“That sounds weird, doesn’t it?” says Emmitt. “‘Really, you guys, pacing yourselves?’ Yeah, I really think that we have. You learn ways to find your center in the middle of the chaos. ‘Cause it’s a lot of chaos, doing this for a living. And you find your happy place, whatever that may be.”
For both Emmitt and Herman, their centers in the chaos may be found at times in their children. When asked of their biggest accomplishments in 30 years, both men replied instantly that it was having great kids. Both Drew and Vince have musically gifted offspring – a couple of whose talents were most recently on display at Strings and Sol in Mexico. Willa Emmitt belted several tunes like a seasoned pro to the amazement and delight of the energetic crowd. Silas Herman ran sound for all of Leftover’s sets, along with picking up his dad’s guitar a few times on stage and jamming through the night on the mandolin.
“It’s the best,” says Emmitt about seeing his kids on stage. “To pass along to them, and have them take the torch and run with it – it’s pretty freakin’ awesome. There’s no better feeling.”
“All that crazy traveling,” says Herman, “it’s not easy to raise kids in that environment, but I think we have modeled how to follow your passions, and hopefully that’s an important lesson learned that will guide them as they find theirs, you know?”
The Salmon Eggs – Silas Herman and Colin Huff (Vince Herman’s sons) and Willa and Eli Emmitt (Drew Emmitt’s kids) perform at the Stanley Hotel in 2017
Strings and Sol in Mexico also treated Salmon fans to something that is always extra-special – Leftover Salmon with Horns. In Mexico, it was Jennifer Hartswick and Natalie Cressman laying down the brass, which adds a whole new element to the Polyethnic Cajun Slamgrass. When Salmon takes the stage for New Year’s at the Mission Ballroom in Denver, Karl Denson will be in the house.
“Karl D loves playing bluegrass”, says Herman. “We’ll definitely play a bunch with Karl.” Lindsay Lou will also be in attendance, and Vince confirmed we can expect to see her collaborate with the band as well. He also teased another New Year’s treat – a special surprise band. “You’re not going to know about it until they’re on stage!”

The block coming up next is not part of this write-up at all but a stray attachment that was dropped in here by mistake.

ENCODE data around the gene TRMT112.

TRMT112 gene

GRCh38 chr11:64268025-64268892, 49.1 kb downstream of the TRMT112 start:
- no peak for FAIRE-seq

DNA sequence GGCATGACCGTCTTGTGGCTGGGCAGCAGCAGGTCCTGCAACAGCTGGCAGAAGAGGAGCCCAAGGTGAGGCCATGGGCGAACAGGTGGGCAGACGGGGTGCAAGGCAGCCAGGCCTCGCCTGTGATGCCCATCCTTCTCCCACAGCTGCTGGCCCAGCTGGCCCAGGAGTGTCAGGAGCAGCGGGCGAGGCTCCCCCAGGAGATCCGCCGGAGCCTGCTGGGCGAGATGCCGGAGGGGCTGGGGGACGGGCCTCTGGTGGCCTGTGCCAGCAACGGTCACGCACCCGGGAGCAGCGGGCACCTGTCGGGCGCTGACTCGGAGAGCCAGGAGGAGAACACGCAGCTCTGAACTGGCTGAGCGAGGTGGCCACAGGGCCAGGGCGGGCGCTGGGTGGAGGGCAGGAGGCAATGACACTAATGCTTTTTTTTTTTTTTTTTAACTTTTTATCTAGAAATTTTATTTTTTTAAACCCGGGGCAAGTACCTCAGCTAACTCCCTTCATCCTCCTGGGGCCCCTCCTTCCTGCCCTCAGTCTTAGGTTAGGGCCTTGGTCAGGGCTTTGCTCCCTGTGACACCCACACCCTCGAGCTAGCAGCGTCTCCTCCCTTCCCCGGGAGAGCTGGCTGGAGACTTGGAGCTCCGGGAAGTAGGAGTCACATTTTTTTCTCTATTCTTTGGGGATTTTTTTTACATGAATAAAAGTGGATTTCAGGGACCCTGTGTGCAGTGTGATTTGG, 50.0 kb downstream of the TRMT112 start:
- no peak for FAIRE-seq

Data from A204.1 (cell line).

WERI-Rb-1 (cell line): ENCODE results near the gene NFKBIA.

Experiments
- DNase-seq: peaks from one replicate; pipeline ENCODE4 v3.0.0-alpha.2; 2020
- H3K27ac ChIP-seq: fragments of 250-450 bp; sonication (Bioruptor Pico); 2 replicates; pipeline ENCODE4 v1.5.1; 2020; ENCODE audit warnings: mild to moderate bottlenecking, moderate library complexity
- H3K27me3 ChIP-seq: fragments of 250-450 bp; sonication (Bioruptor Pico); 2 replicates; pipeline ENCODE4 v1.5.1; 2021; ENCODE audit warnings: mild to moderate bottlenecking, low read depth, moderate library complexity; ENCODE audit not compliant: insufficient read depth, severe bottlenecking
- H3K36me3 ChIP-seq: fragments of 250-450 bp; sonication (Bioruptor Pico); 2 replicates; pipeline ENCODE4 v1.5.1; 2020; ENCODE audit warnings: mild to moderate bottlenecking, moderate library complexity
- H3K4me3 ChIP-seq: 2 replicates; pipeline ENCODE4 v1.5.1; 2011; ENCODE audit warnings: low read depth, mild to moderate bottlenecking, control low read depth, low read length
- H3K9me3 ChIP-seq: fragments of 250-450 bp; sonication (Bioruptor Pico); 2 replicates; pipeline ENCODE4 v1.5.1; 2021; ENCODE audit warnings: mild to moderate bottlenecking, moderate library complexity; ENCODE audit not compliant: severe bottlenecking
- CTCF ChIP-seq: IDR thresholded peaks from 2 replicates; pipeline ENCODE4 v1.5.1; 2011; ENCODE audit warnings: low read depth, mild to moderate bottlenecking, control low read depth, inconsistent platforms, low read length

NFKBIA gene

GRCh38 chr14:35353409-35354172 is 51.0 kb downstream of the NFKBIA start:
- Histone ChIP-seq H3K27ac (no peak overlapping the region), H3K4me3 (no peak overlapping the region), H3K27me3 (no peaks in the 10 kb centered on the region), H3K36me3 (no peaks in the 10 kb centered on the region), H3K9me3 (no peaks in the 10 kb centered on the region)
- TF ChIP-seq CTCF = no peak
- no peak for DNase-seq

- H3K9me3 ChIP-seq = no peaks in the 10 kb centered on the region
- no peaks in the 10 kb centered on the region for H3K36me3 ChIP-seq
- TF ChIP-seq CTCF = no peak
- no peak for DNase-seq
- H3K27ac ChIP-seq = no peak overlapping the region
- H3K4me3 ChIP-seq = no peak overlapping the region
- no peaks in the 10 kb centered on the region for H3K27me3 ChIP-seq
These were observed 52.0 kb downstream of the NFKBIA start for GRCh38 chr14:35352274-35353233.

The Mission Ballroom’s “30 Years Under The Big Top” New Year’s celebration is going to be nothing less than the crazy circus you would expect out of a band that has been doing this as long and as well as Leftover Salmon. After all, they’ve learned a few tricks in 30 years.
They’ve also accumulated a huge catalog of music in that span, one that will become available together for the first time in a complete vinyl box set – Leftover Salmon 30 Years Under The Big Top. The collection, available for pre-order now, will include 10 complete albums (16 discs of vinyl), bonus tracks, a 24-page full colored booklet, a custom box with art by Gary Houston, and more.
“It’s a big collection, man, a lot of records,” says Vince. “It’s kind of wild to see everything we’ve done over the years in one place. I can’t wait to physically get one in my hands. I think I probably lost all the old cds.”
Vince Herman also confirmed there will be a new Leftover Salmon album in 2020. “I think we’re going to release it track by track, not as an album, but occasionally drift some out there on the social chlamydias, and get at it. It’s the way the kids are doing it these days.”
It is the way ‘the kids’ are doing it these days, but most of what the kids are doing these days they learned from Leftover Salmon.
“We’ve been blessed to do it this long, and have the fans who’ve stuck with us for this long, and still bring new people into the fold,” Herman concluded. “We’re pretty lucky.”
Join us to celebrate these legends of music on New Year’s Eve for 30 Years Under the Big Top.
And when the polyethnic cajun circus is at a complete full tilt, remember, they’re pacing themselves.